A B2B sales leader’s job is simple – to take care of sales. But it’s a bit more important than just sales, and it’s important to recognise that this person alone is responsible for finding and acquiring the capital that will pay the salaries – and put food on the tables – of the entire organisation’s employees. Pressure comes from both above and below as differing parties attempt to get their way. Business leaders demand results – ever increasing sales, while these quotas are not always welcomed by the sales team with open arms…
Sometimes the quotas set by the business leaders might be challenging or even unrealistic, as if the sales leader has the ability to make sales appear out of thin air. Growing pressure and ticking clocks can easily create a situation where it’s tough to see the forest for the trees, and energy and time is wasted on worry.
How to understand your sales potential
When reviewing your quotas, it’s important to understand your growth potential. Starting here, opportunities begin to open that can not only achieve those goals, but focus your energy on productivity instead of worry.
Understanding potential for growth is only possible with good data. This data can be supplied by both internal sources (existing client and opportunity records) as well as external ones (such as official government registries).
With this data, an in-depth customer analysis is possible, after which the sales potential of both your existing customers and prospects can be determined. A well run organisation will also have useful business averages, ratios, and other information available to use in these calculations.
Identifying sales potential at the enterprise level – and creating and working a sales plan based on this information – is a key factor in motivating your sales team and facilitating growth.
Sales management basics
Selling to existing customers is central to the sales leader’s goal of meeting sales quota. The majority of this quota is calculated based on existing customers, so it pays to take care of them. Most important is to understand the growth potential of each customer, and to build sales processes based on realistic goals. Your existing customers should also be divided into two categories based on their individual growth potential.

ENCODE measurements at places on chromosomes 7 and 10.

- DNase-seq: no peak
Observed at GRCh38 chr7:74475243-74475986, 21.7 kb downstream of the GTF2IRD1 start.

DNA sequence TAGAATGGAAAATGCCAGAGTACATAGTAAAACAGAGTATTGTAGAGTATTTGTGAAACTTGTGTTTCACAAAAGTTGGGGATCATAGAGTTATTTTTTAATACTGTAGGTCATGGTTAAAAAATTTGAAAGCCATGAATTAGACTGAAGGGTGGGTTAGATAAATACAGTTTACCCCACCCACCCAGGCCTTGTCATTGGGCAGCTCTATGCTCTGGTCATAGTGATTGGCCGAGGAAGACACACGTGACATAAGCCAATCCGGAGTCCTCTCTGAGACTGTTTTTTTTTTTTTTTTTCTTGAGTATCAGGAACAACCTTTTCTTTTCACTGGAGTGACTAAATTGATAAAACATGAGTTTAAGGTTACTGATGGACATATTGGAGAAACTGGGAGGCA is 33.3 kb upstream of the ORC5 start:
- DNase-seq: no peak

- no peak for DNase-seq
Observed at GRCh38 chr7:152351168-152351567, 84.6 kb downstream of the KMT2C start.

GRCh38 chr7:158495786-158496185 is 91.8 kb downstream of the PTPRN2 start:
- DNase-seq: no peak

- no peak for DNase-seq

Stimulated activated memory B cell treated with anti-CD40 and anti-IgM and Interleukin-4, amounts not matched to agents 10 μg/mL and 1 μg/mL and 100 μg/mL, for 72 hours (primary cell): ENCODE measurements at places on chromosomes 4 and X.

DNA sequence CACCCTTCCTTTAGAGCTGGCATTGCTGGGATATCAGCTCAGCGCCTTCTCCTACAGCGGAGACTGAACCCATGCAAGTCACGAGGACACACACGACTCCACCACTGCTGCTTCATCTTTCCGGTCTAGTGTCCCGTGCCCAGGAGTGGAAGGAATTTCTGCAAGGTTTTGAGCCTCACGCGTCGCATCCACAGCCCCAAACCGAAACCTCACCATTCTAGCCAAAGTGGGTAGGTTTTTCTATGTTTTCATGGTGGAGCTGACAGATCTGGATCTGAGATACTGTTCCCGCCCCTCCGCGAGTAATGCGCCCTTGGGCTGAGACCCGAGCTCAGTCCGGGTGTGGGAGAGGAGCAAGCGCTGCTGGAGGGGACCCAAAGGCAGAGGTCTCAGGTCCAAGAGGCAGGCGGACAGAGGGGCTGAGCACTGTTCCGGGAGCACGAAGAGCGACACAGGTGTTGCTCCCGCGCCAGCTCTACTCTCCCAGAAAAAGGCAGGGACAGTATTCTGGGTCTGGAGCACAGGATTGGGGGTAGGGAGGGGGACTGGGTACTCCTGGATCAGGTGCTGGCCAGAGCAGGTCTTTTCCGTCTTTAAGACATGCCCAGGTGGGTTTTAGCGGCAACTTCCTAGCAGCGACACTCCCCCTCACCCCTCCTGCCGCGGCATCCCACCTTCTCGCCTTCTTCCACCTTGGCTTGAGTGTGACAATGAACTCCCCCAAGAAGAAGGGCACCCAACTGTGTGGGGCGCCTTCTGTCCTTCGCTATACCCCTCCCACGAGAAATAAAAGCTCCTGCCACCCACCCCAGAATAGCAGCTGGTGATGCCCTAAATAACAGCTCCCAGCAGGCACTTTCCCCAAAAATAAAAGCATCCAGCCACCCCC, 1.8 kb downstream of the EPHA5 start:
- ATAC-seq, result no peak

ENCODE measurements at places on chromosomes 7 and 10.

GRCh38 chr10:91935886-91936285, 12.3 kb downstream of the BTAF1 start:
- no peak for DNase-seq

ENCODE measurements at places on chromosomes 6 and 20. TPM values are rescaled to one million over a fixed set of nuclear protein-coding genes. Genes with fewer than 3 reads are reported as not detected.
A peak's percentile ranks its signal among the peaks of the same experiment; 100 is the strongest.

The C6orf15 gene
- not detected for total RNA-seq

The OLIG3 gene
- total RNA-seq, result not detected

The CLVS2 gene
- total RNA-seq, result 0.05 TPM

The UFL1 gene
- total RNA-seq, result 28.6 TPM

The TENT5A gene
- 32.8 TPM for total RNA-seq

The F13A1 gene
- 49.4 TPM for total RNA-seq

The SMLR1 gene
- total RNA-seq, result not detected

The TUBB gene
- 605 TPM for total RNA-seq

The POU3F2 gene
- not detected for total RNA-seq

With these categories you can target your sales processes based on the customer. For example :
Stable customers – Likely older customers, already using a large portion of their purchasing potential on your product. These customers likely account for a large portion of your quota, but offer little growth potential.
Growth customers – Customers who are purchasing less than they could be. This is where you have the real growth potential within your existing customer base, and this group could be broken down even further based on ability to grow.
This grouping doesn’t necessarily mean changing how you service and care for your customers, but it gives your sales leadership some visibility into where growth options lie and the ability to steer growth in the right direction.
While care must be taken to account for the prospect’s purchasing stage and process, new prospects can be categorised by similar criteria. It’s also worth considering what size accounts to target – while larger accounts obviously bring more sales, smaller ones can be more easily closed, converted, and grown. These categorisations, which can be based on existing prospect data (size, industry, etc) compared with existing customer data, give you a good base on how to win and grow these new prospects.
When the planning is complete – when you know who you will target, and with which methods – the last step is to present and to sell the plan to your sales team. This can be easier than it sounds, particularly when supported with good data, support, and a competitive mindset from the sales team. It’s also important that all related systems (CRM) and processes are up to date and that everyone’s goals and activities are aligned and transparent.
In my next blog – calculating sales potential.
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